I Think About Endings

Sometimes, late at night, I let my mind wander to places I avoid during the day. To different lifetimes, full of different ways of thinking and mistakes not yet to be made. Lessons not yet to be learned. I think about beginnings…and I think about endings.

It’s easy to spot where things begin, but I’ve found it’s often difficult to recognize when they’ve ended. To pinpoint that exact moment in time when realization sets in and the colors, textures and sounds of your life come crashing down on you, leaving you with unseen bruises that keep you up at night. The mind combs its memories, looking for the conversation, the action, the lack of response that marks the end of what came before, but it blurs like paint on canvas. There were too many actions, too many conversations, too many words offered up in preparation. You can’t settle on just one.

Does that mean it isn’t over? Does that mean that the door remains cracked and unlocked, beckoning you open and reenter? Does that previous life, even now, invite you to once again step within its comfortable embrace, reminding you of how much you have put into it and promising that it’s not too late to bring what you couldn’t bring to the party before?


Because then you remember. Then you grasp on to the moment. It wasn’t a conversation. It wasn’t an unreturned kiss or smile. It wasn’t a moment of infidelity or announcement of someone new. None of those were the end. The end was when you came to her house afterwards and realized your toothbrush, the one that she had gotten for you to use when you came over, was gone.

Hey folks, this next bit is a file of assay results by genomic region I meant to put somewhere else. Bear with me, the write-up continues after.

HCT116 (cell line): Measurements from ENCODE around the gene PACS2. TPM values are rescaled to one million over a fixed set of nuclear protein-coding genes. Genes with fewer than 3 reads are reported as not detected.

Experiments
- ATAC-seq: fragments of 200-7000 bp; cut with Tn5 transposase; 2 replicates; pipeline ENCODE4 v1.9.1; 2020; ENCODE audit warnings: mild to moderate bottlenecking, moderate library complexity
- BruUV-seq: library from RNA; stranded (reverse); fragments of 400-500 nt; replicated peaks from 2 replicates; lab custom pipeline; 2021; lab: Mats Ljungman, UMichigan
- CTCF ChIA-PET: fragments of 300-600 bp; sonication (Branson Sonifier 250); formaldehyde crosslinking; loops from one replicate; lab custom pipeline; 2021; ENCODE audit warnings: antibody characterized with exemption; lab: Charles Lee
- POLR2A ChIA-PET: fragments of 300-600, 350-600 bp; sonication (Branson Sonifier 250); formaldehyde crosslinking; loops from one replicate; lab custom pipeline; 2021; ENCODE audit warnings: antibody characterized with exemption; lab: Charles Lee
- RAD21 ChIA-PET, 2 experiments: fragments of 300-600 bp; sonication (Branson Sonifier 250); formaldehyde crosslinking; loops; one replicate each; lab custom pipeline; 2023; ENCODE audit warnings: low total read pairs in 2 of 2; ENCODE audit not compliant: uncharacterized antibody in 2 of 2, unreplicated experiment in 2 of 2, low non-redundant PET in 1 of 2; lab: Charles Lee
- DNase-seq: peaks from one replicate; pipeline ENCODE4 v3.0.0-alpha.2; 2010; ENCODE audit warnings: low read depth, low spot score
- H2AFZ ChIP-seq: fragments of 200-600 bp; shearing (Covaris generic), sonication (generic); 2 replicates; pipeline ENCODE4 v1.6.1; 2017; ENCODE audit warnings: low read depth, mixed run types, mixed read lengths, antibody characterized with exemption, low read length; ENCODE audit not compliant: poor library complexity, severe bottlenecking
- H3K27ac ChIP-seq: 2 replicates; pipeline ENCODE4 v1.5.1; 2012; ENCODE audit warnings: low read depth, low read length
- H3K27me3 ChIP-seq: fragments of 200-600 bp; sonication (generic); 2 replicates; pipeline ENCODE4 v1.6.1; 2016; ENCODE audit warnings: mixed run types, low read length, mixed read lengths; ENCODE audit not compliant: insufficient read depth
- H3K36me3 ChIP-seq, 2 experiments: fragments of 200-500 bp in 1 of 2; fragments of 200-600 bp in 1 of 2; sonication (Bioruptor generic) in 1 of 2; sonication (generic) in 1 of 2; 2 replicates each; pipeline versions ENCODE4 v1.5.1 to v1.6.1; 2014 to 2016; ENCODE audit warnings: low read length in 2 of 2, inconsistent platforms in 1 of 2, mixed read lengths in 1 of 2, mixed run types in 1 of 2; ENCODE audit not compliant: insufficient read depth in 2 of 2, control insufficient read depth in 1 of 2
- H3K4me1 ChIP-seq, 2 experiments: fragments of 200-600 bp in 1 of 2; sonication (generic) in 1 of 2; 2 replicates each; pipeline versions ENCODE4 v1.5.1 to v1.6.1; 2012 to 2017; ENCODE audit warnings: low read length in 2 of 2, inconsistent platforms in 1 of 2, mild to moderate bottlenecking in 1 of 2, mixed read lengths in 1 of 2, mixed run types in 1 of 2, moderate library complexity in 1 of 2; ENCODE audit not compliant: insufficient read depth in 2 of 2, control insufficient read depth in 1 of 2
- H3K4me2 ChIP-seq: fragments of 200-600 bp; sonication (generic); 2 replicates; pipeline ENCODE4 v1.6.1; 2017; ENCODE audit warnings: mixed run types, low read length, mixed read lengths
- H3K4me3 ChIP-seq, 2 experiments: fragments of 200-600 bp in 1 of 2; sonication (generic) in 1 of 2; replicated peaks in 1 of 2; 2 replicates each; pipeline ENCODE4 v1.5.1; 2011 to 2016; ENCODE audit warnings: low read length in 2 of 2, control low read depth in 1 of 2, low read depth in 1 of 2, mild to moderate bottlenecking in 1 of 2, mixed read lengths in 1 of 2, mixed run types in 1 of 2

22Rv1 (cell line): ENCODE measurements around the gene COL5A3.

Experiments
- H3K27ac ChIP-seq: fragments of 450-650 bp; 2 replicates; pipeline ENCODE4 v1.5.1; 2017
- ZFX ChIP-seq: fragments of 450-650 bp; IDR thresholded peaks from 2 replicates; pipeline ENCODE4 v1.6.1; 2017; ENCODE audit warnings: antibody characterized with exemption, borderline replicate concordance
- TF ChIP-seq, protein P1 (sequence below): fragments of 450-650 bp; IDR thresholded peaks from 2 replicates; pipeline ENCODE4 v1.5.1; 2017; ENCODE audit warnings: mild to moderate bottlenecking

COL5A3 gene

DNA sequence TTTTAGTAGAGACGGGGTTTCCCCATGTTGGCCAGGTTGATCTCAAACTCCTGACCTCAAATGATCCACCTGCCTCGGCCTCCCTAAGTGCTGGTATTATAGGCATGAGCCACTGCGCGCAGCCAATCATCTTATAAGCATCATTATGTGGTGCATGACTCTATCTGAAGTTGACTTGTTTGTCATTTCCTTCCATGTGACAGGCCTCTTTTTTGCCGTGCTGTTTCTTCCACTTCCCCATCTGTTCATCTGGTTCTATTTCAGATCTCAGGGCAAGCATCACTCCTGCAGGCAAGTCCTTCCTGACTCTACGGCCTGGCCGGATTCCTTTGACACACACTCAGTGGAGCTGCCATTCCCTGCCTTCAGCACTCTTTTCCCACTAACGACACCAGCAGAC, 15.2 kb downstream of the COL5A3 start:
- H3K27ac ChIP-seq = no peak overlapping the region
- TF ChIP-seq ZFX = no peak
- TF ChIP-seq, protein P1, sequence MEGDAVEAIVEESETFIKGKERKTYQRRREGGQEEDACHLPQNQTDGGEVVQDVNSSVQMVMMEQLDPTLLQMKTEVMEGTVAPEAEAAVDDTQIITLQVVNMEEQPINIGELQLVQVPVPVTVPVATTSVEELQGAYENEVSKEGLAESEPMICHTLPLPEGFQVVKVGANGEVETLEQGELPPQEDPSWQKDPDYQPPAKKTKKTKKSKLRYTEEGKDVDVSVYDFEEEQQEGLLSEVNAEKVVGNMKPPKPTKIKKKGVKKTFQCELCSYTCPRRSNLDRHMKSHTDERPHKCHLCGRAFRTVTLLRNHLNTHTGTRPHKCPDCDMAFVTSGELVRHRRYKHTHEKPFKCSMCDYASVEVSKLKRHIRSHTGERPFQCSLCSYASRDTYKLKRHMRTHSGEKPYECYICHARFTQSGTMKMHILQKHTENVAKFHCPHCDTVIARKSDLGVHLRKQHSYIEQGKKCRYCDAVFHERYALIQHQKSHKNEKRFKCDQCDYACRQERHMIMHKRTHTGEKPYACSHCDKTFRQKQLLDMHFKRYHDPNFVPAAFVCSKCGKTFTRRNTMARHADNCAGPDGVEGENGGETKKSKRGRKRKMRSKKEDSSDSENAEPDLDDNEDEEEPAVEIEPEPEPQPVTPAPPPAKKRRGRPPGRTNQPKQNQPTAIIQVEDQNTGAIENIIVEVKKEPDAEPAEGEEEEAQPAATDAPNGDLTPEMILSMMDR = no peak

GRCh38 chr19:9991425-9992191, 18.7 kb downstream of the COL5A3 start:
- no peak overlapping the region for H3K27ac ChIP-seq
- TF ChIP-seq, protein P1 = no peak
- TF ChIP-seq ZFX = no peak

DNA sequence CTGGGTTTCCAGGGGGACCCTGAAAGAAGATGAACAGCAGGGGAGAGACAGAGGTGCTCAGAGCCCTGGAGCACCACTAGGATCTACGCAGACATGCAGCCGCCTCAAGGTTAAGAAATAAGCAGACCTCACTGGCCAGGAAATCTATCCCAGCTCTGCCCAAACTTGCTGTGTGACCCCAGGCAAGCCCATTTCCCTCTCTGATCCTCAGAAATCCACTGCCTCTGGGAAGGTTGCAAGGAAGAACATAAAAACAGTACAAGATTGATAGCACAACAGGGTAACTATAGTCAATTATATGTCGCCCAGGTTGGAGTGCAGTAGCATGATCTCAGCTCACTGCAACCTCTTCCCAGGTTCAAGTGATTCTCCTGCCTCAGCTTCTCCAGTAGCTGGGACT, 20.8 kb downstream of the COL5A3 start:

The door is shut, so we look wistfully at its frame and the warm light that seeps through the windows around it, and we turn and move on into the night.

An Unexpected Look at 9/11

I sometimes wonder if 9/11 was indirectly responsible for my comic book career. It sounds strange and I absolutely mean no disrespect to any of the people who lost loved ones in the tragedy. But it’s hard not to acknowledge the fact that my life may have been completely different if not for 9/11.

At the time of the attack, I was working for a company called JPI Design, which was an entertainment design and architecture firm in Ontario, California. I was their staff writer, responsible for drafting up everything from press releases to trade articles to scripts for the various theme park rides and attractions they developed. It was a very different job to what I’m doing now, but I enjoyed it and found it very creatively fulfilling. Plus, I enjoyed the industry. There was a lot of passion in it, similar to what I’ve found in comics.

JPI Design was a very small company, but their star seemed to be on the rise. They were in the early design stages for several large, international resorts and theme parks, and I was busy in the days leading up to 9/11 working on proposals and written narratives to help sell the projects to investors.

And then the attack happened and everything changed.